An embryo of 4.0 mm. represents the youngest stage at which the crest was sufficiently differentiated from the mesoderm for accurate recon struction. The shape of the crest at this time is represented in figs. 1, 2, 3, and Plate I. In the figures the presence of developing nerve fibres are diagrammatically shown among the cells of the crest. Small bundles of these fibres spring at irregular intervals from the lateral angle of the neural tube and enter the crest. In the caudal two-thirds these fibres join to form a definite strand, which is the primitive trunk of the accessory nerve. This trunk reaches down into the region of the spinal ganglion crest to the level of the third or fourth cervical segment. The fibres do not, however, enter this crest, but run along median to it as far as the first cervical, when they enter the vagus crest as though into a sleeve. In regard to the first cervical a variability is shown, the trunk may run median, lateral, or through it. Forward, in a line with these fibres of the accessory trunk, are found a few others forming small scattered bundles at the head of the crest. That the fibres which are present at this stage are motor may be inferred from three facts: firstly, they spring from the lateral horn region of the neural tube; secondly, there is at this time no apparent fibroblast development in the cells of the ganglion crest; and thirdly, some of them can be followed in their further development until they become known motor elements, as in the case of the main trunk of the accessorius, and as in the spinal cord where the ventral roots at this time are well laid out, though there is as yet no trace of dorsal roots.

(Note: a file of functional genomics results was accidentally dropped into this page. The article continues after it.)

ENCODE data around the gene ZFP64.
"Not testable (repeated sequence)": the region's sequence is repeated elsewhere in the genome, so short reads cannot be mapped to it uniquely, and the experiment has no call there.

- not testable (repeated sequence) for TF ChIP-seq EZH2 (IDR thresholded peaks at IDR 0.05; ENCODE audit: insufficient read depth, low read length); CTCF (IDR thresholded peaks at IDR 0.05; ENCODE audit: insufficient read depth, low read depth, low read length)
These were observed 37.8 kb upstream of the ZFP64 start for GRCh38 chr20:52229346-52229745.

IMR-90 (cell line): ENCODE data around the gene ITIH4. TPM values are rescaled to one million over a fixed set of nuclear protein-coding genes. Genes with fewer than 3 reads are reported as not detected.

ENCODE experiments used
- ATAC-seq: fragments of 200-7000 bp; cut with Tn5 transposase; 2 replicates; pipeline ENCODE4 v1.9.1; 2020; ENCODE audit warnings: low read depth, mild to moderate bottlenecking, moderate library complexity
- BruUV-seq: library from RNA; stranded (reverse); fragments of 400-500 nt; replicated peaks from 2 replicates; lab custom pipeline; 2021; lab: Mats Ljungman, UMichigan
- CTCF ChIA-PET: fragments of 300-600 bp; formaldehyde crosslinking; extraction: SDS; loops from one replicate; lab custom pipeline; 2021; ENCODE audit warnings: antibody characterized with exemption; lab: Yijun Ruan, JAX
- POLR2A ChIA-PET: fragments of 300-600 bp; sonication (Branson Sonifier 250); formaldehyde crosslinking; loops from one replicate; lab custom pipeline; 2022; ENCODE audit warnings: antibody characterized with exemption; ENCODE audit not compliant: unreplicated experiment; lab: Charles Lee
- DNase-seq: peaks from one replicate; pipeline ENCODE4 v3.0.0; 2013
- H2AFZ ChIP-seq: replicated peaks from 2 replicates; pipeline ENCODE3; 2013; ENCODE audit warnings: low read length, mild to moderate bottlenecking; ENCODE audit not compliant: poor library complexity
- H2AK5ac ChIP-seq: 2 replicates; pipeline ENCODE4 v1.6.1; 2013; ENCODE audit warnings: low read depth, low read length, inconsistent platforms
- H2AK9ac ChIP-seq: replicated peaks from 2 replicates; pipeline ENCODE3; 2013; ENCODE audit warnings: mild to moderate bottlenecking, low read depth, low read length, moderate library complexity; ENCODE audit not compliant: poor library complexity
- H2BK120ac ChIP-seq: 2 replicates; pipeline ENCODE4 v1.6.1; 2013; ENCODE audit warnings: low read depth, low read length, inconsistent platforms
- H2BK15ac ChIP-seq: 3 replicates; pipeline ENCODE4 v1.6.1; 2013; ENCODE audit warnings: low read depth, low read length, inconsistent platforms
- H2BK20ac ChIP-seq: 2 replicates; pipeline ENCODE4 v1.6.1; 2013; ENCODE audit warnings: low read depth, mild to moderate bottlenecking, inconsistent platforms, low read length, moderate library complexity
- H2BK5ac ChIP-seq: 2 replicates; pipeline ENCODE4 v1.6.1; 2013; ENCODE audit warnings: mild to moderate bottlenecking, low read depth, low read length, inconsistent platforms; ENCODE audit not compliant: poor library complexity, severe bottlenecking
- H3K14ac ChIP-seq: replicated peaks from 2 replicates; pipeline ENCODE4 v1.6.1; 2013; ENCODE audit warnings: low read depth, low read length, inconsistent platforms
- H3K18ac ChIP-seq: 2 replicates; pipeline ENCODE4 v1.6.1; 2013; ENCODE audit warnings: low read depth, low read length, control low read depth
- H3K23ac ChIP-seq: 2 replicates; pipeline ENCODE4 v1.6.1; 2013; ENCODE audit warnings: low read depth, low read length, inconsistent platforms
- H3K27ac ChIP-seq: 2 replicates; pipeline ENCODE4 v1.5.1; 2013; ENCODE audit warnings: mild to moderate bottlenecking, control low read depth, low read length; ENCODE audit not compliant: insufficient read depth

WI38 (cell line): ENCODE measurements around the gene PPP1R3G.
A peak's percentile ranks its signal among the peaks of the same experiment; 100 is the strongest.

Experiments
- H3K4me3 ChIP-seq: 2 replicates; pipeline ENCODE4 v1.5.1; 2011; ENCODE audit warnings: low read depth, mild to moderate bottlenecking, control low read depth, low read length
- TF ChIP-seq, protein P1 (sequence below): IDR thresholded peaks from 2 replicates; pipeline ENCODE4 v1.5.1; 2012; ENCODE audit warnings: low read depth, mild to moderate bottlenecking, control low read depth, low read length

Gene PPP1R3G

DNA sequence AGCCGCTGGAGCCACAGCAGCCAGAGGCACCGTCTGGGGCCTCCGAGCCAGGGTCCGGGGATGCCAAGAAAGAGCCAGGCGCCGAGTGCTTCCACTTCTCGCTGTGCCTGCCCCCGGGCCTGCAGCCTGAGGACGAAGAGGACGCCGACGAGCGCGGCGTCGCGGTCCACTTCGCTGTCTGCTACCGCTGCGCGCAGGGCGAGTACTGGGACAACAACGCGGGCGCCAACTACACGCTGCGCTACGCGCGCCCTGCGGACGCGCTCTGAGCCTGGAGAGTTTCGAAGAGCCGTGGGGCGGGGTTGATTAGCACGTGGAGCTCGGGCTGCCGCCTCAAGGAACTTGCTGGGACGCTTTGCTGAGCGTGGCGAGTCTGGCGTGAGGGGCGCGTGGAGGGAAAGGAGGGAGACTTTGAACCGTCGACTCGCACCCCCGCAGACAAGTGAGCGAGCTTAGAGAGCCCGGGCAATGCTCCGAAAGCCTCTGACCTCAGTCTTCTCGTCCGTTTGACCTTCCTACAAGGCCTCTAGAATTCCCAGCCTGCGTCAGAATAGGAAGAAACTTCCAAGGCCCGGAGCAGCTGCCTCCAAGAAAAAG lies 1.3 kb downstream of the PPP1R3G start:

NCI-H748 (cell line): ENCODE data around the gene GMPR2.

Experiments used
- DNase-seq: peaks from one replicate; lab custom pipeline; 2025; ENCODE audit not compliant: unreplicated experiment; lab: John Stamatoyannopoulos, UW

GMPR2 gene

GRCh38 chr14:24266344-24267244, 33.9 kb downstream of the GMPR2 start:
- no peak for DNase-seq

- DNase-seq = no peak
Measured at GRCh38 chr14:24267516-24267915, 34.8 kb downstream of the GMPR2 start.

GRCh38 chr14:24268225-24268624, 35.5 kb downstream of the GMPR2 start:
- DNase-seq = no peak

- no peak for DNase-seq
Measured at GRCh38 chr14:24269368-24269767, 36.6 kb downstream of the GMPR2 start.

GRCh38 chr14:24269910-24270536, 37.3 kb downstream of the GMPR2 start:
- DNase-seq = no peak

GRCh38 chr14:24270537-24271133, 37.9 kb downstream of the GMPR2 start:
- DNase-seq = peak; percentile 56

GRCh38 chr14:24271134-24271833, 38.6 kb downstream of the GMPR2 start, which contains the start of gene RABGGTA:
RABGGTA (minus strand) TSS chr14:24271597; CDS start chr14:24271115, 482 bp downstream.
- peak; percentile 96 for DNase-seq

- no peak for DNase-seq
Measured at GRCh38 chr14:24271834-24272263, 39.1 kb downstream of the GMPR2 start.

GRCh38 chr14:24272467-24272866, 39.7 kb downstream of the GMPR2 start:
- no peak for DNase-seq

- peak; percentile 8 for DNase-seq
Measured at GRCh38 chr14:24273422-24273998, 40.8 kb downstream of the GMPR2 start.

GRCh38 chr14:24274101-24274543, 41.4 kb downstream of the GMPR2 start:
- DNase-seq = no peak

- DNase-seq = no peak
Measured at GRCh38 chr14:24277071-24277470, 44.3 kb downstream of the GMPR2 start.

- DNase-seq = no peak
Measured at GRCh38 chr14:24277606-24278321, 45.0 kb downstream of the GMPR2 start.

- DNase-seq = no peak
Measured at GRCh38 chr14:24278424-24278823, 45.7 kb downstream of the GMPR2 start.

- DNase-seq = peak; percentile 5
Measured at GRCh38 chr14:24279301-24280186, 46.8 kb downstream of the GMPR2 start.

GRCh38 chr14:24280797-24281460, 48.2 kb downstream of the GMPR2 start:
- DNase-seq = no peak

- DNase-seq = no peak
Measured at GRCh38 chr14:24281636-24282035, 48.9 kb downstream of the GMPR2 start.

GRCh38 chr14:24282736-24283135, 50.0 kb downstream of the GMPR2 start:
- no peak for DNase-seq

Ventral to the head of the vagus crest, and partially separated from it by a looser zone of cells, is found a second ganglionic mass, the primitive ganglion nodosum, the relation between which ‘and the crest repeats the condition found between the ganglion of the root and the ganglion of the trunk of the glosso-pharyngeus, evidence of independence being here equally strong. As was there pointed out, the ganglion nodosum is closely associated with the development of the more caudal branchial arches. The patch of thickened epidermis over the ganglion, as in fig. 6, represents an epibranchial sense organ. A complete segmentation of the ganglion nodosum, which might be expected in considering this anlage as the morphological equivalent of a series of gill cleft ganglia, is not found, though the cells show at first a loose irregular grouping, which represents perhaps a branchio-meric tendency. The laryngeal branch of this ganglion is present in 7.0 mm. embryos, and forms the principal nerve to the fourth branchial arch. The main vagus trunk is differentiated at about the same time and is seen sprouting out from the distal end of the ganglion.